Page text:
Turning the Tables
Early in her sophomore year of high school, my daughter had a midday medical appointment and I had to go over to school to pick her up. She was in
school – close to 2000 kids.
When I arrived, I had to wait in a little room with a glass door looking out on the hallway. When the bell rang, the kids poured out into the hallway. The girls laughing and talking with their friends. The boys hip-checking each other into the walls.
After a few minutes, my daughter came into view. She was solo, looking down at the floor, hugging the lockers – trying to be invisible. In that instant, I realized my fun-loving kinda-shy middle schooler had morphed into a teen who was hugely uncomfortable among her peers. It was an utterly eye-opening punch in the gut moment.
Fast forward a ½ dozen years or so. My daughter has just finished college. She’s living with us, working at a new job. She walks into the kitchen one day and starts talking about the adult class she just signed up for. She’s decided that the best way to overcome her fear of speaking in public is to take a comedy class. What!?!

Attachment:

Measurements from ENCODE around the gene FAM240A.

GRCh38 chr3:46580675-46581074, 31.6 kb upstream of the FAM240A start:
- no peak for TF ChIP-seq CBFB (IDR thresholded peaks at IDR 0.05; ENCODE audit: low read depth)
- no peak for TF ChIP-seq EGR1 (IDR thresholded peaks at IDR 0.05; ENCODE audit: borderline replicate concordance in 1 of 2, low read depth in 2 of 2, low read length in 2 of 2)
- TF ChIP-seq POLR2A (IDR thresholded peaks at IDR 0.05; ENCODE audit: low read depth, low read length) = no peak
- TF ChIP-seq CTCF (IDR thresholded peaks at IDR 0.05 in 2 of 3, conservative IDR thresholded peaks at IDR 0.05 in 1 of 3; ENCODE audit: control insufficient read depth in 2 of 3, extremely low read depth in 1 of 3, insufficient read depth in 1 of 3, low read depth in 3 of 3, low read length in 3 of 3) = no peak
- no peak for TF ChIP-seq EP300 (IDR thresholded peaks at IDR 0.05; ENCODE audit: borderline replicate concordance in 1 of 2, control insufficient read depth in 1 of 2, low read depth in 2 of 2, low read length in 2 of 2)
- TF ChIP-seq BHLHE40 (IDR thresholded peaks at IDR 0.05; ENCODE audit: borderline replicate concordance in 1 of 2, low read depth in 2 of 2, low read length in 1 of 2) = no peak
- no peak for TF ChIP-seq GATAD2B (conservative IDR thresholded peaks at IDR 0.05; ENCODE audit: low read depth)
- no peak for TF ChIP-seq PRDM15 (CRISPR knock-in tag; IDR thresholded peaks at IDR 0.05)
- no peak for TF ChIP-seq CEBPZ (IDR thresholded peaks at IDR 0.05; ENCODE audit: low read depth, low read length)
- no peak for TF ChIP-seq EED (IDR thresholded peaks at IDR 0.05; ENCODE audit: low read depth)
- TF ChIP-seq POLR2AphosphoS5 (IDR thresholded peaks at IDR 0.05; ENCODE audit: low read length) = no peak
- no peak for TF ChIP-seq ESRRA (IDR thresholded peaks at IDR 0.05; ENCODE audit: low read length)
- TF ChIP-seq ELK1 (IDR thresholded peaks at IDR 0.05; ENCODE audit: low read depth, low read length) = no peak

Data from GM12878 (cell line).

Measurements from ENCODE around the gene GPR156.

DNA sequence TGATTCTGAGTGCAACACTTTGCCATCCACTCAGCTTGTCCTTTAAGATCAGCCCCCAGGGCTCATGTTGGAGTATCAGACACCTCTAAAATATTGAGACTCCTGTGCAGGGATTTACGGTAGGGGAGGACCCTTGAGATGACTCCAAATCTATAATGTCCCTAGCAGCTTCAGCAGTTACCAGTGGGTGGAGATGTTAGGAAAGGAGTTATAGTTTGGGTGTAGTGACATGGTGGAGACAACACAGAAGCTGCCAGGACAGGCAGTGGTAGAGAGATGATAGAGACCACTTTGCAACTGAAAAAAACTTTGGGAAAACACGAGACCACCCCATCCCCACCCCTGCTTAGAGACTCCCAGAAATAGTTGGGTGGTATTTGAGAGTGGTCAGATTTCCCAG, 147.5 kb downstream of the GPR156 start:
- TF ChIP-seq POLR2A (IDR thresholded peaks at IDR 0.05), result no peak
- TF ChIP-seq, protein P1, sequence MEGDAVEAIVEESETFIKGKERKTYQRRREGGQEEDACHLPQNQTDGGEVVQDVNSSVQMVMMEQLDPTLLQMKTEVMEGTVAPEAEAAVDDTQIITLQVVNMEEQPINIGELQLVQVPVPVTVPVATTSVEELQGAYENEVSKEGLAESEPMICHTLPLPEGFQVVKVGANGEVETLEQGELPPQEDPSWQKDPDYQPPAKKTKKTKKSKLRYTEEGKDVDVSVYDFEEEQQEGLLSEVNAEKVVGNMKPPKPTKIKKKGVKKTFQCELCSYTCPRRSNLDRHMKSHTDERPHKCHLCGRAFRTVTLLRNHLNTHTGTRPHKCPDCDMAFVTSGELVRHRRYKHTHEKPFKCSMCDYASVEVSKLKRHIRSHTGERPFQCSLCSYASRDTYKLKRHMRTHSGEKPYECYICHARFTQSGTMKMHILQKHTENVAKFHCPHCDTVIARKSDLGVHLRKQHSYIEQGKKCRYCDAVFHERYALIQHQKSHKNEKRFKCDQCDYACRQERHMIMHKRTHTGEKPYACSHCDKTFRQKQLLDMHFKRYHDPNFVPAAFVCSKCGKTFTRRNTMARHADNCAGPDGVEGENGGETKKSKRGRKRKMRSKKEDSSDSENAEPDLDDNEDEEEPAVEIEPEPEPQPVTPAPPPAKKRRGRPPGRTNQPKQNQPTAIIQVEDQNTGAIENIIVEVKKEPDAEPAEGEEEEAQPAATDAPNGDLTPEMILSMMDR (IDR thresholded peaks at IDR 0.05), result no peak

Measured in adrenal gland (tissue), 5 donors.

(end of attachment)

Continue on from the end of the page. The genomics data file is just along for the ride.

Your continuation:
The final session of the class was held at an open-mic in a local bar, each student performing the set they had been working on. Things went so well that she and her classmates went to an open-mic at another bar a week later, and again hit it out of the park. What!?!
My kids have taught me as much about life as I’ve taught them. No, they've taught me far more. As they struggle to find themselves, they take risks that inspire and amaze me.
Of course, now a nagging echo of my own parenting voice says there’s clearly only one way to respond. I need to sign up for the same class. My daughter quietly and decisively boomeranged my own advice. The tables have been turned. I’m already sweating.